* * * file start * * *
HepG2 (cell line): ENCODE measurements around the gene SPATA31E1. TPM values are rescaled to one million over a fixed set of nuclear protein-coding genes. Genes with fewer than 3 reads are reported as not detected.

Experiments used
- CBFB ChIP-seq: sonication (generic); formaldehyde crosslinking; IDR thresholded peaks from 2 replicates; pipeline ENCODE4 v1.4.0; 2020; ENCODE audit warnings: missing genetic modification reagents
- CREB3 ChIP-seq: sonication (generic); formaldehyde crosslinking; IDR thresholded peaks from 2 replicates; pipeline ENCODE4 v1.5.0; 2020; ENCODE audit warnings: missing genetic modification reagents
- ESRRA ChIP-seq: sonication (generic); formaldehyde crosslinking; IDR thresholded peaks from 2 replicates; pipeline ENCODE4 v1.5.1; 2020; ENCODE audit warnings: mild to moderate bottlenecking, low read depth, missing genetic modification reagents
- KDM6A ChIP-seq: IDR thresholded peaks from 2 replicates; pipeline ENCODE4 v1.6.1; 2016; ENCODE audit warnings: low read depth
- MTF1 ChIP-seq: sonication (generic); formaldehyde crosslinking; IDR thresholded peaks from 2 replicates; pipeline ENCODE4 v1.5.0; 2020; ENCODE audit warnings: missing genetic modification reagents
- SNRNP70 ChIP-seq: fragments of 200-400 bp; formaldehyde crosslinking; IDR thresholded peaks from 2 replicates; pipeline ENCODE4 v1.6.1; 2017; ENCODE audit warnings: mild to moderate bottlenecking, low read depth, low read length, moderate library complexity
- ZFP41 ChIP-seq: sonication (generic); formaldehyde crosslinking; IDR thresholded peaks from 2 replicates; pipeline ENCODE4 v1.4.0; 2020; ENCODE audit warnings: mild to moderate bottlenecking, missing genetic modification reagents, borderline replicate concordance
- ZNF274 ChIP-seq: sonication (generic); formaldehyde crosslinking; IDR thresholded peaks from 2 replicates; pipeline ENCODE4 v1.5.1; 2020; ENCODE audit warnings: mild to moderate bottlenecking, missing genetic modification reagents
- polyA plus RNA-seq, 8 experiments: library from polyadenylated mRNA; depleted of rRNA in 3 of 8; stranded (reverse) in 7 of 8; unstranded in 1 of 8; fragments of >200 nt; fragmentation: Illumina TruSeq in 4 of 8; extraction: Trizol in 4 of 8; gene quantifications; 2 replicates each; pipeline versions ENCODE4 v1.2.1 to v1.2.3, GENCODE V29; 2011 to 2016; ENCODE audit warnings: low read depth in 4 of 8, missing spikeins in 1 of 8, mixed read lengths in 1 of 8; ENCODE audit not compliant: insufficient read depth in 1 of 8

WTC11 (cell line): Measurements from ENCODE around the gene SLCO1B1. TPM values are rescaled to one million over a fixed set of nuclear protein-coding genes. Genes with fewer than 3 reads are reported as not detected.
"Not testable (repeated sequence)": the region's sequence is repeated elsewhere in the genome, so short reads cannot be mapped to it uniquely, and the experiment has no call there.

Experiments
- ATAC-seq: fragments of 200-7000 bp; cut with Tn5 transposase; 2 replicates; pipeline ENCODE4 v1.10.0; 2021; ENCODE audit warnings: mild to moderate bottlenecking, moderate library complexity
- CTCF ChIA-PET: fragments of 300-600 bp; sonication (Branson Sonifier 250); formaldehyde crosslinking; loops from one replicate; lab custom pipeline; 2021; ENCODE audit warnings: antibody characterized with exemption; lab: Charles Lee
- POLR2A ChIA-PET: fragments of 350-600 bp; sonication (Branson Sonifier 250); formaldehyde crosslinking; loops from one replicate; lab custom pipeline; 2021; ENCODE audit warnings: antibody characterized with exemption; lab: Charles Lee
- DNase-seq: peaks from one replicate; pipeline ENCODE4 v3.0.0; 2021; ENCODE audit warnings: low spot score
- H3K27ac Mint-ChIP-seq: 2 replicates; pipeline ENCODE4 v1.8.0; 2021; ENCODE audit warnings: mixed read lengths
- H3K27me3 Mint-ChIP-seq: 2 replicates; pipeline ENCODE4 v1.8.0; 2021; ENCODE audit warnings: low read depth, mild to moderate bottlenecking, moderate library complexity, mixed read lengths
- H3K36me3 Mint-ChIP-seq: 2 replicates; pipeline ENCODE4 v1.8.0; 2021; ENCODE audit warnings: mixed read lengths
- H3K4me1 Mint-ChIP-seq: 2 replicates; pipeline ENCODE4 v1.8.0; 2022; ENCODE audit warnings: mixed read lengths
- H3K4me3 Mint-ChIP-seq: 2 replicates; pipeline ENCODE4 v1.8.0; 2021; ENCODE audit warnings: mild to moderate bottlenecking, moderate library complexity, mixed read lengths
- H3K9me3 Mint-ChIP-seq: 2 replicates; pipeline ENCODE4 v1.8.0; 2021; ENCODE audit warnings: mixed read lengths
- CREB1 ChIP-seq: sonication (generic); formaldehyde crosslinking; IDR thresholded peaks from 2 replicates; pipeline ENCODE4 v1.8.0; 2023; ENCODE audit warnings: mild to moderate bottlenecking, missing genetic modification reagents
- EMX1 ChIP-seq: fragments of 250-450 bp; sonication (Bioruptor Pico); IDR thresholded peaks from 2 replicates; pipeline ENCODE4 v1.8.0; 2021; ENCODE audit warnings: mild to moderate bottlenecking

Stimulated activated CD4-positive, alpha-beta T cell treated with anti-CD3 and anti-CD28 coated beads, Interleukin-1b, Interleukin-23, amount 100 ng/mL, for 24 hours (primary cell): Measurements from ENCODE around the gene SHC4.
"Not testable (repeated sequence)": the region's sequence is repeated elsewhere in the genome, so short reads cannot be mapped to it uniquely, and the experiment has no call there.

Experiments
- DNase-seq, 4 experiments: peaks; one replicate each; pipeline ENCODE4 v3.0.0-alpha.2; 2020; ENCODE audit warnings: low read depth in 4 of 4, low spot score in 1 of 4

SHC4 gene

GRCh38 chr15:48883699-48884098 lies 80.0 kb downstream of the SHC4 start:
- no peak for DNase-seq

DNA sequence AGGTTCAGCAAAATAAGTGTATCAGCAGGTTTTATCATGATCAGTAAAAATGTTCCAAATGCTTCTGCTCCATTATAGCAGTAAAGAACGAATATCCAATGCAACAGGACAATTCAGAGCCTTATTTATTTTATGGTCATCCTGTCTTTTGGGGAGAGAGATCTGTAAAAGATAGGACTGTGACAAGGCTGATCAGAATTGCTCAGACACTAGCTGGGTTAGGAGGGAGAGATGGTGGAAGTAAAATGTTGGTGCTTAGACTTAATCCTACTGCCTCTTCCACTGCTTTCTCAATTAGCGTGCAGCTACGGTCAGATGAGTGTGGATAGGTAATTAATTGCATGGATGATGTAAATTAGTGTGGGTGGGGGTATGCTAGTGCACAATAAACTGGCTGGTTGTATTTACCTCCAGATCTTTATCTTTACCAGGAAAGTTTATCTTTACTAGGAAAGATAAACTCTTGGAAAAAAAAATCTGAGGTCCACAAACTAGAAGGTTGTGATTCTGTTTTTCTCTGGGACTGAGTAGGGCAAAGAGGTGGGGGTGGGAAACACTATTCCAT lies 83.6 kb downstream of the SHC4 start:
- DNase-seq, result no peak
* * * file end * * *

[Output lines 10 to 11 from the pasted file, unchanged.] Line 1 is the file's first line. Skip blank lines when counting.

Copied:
- ZNF274 ChIP-seq: sonication (generic); formaldehyde crosslinking; IDR thresholded peaks from 2 replicates; pipeline ENCODE4 v1.5.1; 2020; ENCODE audit warnings: mild to moderate bottlenecking, missing genetic modification reagents
- polyA plus RNA-seq, 8 experiments: library from polyadenylated mRNA; depleted of rRNA in 3 of 8; stranded (reverse) in 7 of 8; unstranded in 1 of 8; fragments of >200 nt; fragmentation: Illumina TruSeq in 4 of 8; extraction: Trizol in 4 of 8; gene quantifications; 2 replicates each; pipeline versions ENCODE4 v1.2.1 to v1.2.3, GENCODE V29; 2011 to 2016; ENCODE audit warnings: low read depth in 4 of 8, missing spikeins in 1 of 8, mixed read lengths in 1 of 8; ENCODE audit not compliant: insufficient read depth in 1 of 8